Speaking from the perspective of an interviewer
Last month, one of our software engineers left the company. We began to search for his replacement and I was part of the interviewer group. The position we were interviewing for was junior to mid level.
We were not looking for the 10x coding rockstar. We were looking for someone who is eager to learn, passionate about solving problems and happy to work in a team environment. We expect candidates to demonstrate an understanding of programming basics. We do not, however, expect candidates to know everything from front end technologies to cloud infrastructure.
Throughout my software engineering career, I was usually the one who was being interviewed. In this article, I would like to share how the interview process looked like from the perspective of an interviewer. I will also highlight the sort of responses from candidates that really impresses the interviewers. Hopefully, this will provide some valuable insights for candidates going into interviews of similar levels in the future.
Interview settings will vary a lot, especially in these uncertain times. During the pre-pandemic era, apart from the initial phone screen, the main technical interview was usually face-to-face. For this type of interview, proper attire is the way to go. A long sleeves shirt, a pair of nice long pants, and shoes are usually enough to leave a good first impression.
At the time of writing, we were in the middle of the pandemic. A lot of companies are conducting interviews remotely through video calls. In our case, we shared the video app that we will be using and a conferencing link to candidates before the actual interviews happen.
Hence, as a candidate, it is a good idea to make sure the video conference app works well on your machine before the actual interview. Test run the app, adjust lighting as needed, test the sound system, all that. This may seem trivial, but we did have candidates with a faulty video or audio system when the actual interview starts. This will cause disruption to the interview flow which is generally not ideal.
It is also a good idea to dress up a little and make sure your hair is tidy just before the video interview. It will boost your confidence and project your energy to interviewers as well. Speak slower than usual but make sure your speech is clear. Take into account that the network connection may be unstable during the interview. Body languages are ideal and will be helpful in these situations.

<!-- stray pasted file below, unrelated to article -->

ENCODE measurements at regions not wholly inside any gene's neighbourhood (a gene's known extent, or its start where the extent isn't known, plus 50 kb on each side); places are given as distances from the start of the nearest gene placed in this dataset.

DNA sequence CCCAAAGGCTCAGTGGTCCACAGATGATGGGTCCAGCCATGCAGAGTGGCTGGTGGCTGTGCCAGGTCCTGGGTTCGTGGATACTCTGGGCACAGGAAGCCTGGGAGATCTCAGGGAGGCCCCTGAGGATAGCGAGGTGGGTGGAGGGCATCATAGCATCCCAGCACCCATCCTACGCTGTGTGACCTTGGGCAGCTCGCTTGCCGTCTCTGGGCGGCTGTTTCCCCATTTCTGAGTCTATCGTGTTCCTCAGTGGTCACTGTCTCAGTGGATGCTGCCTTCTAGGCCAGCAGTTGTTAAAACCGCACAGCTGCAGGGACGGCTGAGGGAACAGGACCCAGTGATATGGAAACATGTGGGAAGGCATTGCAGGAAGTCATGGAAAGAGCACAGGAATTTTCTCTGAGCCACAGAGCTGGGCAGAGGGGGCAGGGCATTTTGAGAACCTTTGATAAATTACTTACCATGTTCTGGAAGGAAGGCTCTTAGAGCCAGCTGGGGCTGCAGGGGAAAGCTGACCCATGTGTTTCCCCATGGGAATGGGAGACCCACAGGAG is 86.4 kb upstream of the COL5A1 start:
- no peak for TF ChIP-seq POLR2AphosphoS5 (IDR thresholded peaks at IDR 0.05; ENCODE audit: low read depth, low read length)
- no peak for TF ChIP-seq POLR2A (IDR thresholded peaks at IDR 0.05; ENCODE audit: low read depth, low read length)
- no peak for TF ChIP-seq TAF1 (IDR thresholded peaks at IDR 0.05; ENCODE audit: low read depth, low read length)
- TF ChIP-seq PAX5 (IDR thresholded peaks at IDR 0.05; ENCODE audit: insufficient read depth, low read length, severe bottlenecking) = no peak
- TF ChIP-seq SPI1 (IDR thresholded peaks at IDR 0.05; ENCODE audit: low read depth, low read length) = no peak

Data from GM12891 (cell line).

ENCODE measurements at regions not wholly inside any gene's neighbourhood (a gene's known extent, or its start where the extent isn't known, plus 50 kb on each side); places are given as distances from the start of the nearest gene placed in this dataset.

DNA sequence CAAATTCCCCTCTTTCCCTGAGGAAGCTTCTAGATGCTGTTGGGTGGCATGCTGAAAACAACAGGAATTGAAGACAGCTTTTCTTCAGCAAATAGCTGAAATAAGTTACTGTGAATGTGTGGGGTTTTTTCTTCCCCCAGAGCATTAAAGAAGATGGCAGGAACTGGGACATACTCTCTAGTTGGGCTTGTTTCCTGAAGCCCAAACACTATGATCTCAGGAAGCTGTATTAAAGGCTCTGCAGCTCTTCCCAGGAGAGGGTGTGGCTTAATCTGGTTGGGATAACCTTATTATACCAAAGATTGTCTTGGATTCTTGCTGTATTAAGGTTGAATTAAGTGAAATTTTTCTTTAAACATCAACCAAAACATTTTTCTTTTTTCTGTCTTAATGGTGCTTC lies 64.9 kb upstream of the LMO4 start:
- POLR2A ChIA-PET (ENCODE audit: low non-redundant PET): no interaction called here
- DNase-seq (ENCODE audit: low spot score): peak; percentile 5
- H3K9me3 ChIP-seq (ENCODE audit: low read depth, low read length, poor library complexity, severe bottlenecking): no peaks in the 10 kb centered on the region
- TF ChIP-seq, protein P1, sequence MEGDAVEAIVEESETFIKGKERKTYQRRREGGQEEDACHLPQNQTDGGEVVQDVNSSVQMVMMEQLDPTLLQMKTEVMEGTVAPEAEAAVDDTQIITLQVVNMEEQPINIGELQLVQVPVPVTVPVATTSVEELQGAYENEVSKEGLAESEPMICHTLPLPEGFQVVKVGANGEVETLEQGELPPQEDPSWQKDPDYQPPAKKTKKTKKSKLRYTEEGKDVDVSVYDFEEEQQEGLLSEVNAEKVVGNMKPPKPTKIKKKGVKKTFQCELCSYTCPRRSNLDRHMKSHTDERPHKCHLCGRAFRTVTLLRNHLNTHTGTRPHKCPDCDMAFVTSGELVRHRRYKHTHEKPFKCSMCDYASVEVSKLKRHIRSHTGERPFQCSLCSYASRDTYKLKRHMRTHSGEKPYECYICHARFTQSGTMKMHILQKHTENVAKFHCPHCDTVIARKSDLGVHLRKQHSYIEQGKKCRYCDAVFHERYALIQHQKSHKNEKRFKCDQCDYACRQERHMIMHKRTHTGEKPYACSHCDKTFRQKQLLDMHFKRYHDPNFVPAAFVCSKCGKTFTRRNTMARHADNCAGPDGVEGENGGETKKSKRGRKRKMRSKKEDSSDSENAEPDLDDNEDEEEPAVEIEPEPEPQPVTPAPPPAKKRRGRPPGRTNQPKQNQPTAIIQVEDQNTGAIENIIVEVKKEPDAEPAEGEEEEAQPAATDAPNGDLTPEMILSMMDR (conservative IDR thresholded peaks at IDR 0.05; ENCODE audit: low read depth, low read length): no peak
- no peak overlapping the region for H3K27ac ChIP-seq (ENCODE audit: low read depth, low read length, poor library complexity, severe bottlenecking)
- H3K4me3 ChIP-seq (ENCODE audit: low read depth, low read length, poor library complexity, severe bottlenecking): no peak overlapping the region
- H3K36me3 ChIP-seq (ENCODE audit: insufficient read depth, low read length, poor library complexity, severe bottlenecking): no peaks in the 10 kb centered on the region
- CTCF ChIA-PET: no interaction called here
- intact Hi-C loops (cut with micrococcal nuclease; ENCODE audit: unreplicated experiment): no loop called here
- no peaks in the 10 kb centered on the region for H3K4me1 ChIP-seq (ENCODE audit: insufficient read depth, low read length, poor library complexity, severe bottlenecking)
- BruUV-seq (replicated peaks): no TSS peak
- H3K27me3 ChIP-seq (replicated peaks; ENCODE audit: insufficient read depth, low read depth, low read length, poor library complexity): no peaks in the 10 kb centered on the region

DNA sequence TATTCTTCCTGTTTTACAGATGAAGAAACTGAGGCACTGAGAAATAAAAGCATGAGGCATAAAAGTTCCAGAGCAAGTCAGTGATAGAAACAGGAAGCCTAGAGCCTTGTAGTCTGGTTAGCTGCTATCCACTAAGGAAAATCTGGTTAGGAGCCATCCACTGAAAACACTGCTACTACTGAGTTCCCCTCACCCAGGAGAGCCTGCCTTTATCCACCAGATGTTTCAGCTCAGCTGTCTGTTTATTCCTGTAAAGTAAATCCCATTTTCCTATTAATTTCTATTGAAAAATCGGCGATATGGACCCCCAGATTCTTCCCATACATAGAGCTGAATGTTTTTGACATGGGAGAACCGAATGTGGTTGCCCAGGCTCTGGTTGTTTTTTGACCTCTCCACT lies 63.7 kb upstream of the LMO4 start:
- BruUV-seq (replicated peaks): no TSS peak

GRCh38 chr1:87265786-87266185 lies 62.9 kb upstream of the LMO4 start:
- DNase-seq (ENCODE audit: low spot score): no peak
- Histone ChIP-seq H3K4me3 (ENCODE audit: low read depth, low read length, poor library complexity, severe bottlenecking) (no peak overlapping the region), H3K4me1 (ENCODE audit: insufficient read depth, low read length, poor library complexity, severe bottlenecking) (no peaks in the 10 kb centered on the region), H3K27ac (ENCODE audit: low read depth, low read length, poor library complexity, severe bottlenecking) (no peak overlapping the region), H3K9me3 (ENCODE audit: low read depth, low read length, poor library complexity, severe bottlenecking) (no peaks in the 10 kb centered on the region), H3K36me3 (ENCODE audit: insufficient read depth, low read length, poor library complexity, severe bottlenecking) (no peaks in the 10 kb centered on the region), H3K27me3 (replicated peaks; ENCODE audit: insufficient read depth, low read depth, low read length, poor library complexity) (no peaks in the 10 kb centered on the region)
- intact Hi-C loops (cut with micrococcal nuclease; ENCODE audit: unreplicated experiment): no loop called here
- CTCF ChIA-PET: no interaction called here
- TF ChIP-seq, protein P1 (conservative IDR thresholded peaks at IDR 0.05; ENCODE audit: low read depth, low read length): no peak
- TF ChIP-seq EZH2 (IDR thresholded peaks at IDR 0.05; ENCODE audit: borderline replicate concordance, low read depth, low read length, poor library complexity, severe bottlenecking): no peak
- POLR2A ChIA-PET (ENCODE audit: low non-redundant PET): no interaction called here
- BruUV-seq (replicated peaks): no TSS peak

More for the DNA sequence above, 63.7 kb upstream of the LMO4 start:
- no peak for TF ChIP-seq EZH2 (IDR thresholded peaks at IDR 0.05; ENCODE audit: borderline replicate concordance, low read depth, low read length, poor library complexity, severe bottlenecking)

Preparation is key for candidates who want to ace their interviews. The same can be said for interviewers who want their candidates to succeed. In our case, we were presented with the top five to six candidates after the initial phone screening. From there, our team took over and conducted a one-off interview with each of the candidates.
We found that it was extremely helpful to spend some time going through candidates’ resumes and profiles. It helped us to gauge their skill level and tailored the interviews accordingly. We anticipated some of their key strengths and set up a stage for them to shine on it. We also asked candidates how would they approach domains that they were unfamiliar about.
Therefore, do not be afraid to show off your greatest strengths and talk about how you would improve on areas that you are not quite familiar with yet. Interviewers are always keen to hear about what candidates have to say about themselves.
To make the most out of the benefits of offshore software development, you should understand the crucial factors that affect offshore development.
In this article, see if there are any differences between software developers and software engineers. What you’re about to read mostly revolves around my personal thoughts, deductions, and offbeat imagination. If you have different sentiments, add them in the comment section, and let’s dispute! So, today’s topic…
The story of Softagram is a long one and has many twists. Everything started in a small company long time ago, from the area of static analysis tools development. After many phases, Softagram is focusing on helping developers to get visual feedback on the code change: how is the software design evolving in the pull request under review.
To summarise the main differences between the software developer and engineer: A developer executes. ... So the software developer is mainly focused on developing code that is a part of software development cycle. An engineer designs and plans applying the principles of engineering to software development.
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